Creating her own path, from India to the University of Melbourne via a small town in Victoria’s Western District, means Sakshi has ended up exactly where she is meant to be.
“I was born in India. My parents are both doctors and made the decision to migrate to Australia when I was 13,” she reflects. “It was a big change at the time, being a young teenage girl and leaving everything behind…but what a wonderful experience it was”. With diverse interests in science, arts and sports, the regional Victorian lifestyle offered Sakshi plenty of opportunities, but it was a summer school experience at the University at the age of 16 that sparked a determination to study medicine, and to study it at Melbourne.
“I still remember the first day I travelled into the University…and just being in awe of this place. I just knew that this is where I wanted to study.”
Fast forward two years and Sakshi was enrolled in a Bachelor of Biomedicine and living on campus in a residential college, which eased the transition from a small country town to a thriving city campus. Quickly meeting friends through college and her course who became “like family”, Sakshi said she had some great role models. “I was friends with people who had similar goals…we helped each other and pushed each other and spent a lot of time studying and hanging out together, which obviously helped.”
Studying in the heart of Melbourne's globally recognised biomedical precinct gave Sakshi the opportunity to engage with the latest research and innovations in her field. She also enrolled in a mentoring program designed specifically for Bachelor of Biomedicine and Doctor of Medicine students, which helped her shape and choose a path in life. This eventually inspired Sakshi to return to become a mentor herself and help the next generation of students coming up through these courses.
"After finishing medicine I realised there was a strong desire to pursue something in the arts as well. It broadened my understanding of what a future in medicine could be like. I think I can work better as a doctor if some of those areas are also nurtured."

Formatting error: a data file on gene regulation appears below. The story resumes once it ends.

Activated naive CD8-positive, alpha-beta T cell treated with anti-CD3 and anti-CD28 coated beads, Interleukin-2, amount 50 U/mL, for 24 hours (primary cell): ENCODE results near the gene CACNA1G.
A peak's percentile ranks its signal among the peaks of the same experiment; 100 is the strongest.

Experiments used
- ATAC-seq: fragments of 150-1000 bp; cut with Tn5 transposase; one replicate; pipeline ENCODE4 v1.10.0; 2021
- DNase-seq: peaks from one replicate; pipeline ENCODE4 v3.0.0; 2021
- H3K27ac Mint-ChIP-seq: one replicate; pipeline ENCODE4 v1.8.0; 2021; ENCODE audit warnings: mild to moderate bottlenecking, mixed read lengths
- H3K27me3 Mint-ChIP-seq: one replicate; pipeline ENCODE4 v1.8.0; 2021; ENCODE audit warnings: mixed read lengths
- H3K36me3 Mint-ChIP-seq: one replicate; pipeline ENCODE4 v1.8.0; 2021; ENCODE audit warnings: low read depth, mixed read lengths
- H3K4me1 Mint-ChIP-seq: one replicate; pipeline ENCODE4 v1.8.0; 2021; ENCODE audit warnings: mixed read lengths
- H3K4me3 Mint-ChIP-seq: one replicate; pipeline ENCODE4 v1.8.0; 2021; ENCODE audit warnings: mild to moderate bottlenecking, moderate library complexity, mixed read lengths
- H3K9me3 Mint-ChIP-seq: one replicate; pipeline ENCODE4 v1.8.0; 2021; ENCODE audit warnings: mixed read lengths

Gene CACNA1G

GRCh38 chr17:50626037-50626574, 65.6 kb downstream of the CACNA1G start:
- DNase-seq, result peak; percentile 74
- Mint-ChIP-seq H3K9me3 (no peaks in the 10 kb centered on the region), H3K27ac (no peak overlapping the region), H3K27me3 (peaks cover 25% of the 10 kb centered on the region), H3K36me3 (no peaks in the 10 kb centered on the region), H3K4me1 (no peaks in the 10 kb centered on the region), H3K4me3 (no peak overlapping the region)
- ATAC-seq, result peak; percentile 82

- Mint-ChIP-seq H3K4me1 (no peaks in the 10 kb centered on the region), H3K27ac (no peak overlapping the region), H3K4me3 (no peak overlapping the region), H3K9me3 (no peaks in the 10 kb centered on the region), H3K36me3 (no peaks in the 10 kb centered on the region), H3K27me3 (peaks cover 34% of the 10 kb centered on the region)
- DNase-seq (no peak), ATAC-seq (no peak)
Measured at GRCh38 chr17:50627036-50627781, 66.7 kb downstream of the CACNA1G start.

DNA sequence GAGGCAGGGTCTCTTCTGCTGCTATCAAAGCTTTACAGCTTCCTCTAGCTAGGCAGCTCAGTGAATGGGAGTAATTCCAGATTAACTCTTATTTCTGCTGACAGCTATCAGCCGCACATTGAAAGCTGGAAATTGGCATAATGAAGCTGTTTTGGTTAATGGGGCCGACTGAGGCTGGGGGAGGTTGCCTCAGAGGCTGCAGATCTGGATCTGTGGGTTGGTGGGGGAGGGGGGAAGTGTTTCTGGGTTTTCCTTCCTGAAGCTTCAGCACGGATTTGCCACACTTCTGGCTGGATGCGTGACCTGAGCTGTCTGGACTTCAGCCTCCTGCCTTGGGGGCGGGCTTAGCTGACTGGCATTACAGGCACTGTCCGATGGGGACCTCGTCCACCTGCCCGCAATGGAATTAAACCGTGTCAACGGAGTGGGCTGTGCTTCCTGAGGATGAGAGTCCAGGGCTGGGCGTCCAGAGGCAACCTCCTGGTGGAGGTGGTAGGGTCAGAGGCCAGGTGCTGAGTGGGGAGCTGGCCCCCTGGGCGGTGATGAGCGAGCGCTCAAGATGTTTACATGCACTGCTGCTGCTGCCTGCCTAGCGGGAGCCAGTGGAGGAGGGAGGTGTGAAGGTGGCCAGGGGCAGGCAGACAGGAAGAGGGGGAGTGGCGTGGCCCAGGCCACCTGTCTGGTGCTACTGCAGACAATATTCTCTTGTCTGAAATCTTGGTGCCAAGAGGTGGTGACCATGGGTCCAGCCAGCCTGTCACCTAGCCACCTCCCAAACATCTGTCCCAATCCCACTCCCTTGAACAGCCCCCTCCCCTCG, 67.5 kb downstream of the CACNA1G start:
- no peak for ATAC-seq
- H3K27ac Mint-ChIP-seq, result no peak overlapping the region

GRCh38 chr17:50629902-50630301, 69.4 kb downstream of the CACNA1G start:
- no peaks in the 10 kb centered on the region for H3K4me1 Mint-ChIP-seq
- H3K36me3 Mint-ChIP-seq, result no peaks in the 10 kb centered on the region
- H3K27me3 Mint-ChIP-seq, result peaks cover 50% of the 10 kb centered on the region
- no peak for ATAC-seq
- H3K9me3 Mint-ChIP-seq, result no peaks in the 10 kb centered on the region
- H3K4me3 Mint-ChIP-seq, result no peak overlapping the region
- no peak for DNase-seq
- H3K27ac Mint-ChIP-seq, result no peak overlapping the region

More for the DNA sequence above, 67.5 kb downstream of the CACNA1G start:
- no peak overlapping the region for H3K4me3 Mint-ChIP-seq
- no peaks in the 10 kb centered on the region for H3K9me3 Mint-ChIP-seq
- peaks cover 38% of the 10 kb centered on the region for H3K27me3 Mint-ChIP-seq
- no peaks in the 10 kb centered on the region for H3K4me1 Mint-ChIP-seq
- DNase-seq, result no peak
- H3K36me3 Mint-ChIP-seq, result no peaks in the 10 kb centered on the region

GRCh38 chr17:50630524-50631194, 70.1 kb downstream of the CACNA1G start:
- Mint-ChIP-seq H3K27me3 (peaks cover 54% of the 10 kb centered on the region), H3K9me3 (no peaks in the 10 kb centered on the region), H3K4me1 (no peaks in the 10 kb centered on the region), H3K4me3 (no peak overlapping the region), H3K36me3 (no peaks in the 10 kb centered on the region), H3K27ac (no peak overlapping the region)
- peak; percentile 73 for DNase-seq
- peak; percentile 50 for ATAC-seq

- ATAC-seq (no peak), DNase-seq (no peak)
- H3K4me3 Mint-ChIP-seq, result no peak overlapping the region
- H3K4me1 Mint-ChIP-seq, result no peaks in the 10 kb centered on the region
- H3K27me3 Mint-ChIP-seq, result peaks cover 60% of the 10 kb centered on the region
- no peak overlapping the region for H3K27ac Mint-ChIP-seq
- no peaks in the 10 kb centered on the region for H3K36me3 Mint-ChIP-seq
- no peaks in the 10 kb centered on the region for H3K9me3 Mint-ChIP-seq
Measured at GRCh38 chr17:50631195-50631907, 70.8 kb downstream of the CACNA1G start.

The collaborative nature of the curriculum in the Bachelor of Biomedicine forges strong bonds between the students in the course, and the ability to find her own place within a supportive and focused cohort is one of Sakshi’s happiest memories. Moreover, the opportunity to explore her passions outside of her core study through breadth subjects offered as part of the Melbourne curriculum broadened her knowledge base. One of these subjects, Music and Health, made a big impression on Sakshi, helping to deepen her understanding of the power of creative practice, and eventually influencing her approach to her medical career.
“It was a great opportunity to explore what else was out there, whether it was connected to science, or something completely different, like music or art. That was a very strong part of Melbourne for me, because after finishing medicine I realised there was a strong desire to pursue something in the arts as well. It broadened my understanding of what a future in medicine could be like. I think I can work better as a doctor if some of those areas are also nurtured.”
After being accepted into the Doctor of Medicine, Sakshi felt prepared and confident after undertaking the three years of study in the Bachelor of Biomedicine, providing a seamless entry and solid foundation to begin her medical training. Key to this was Sakshi’s choice to take a year off between her courses to explore her creative pursuits, which involved starring in a short film which was then selected to appear in the 2019 Melbourne International Film Festival — acting as a springboard for the film to appear on the global film festival circuit. Sakshi credits this exploration both during her year off, and through her undergraduate studies, for informing her choice to then specialise in psychiatry.
“In psychiatry we’re often thinking outside of the box. It is a great combination of both the medical field and the social sciences. I keep coming back to the fact that it’s made me a more rounded person, and I think that helps me in my work as a psychiatrist.”
“The University is opening up options for students to go and discover what else is out there.”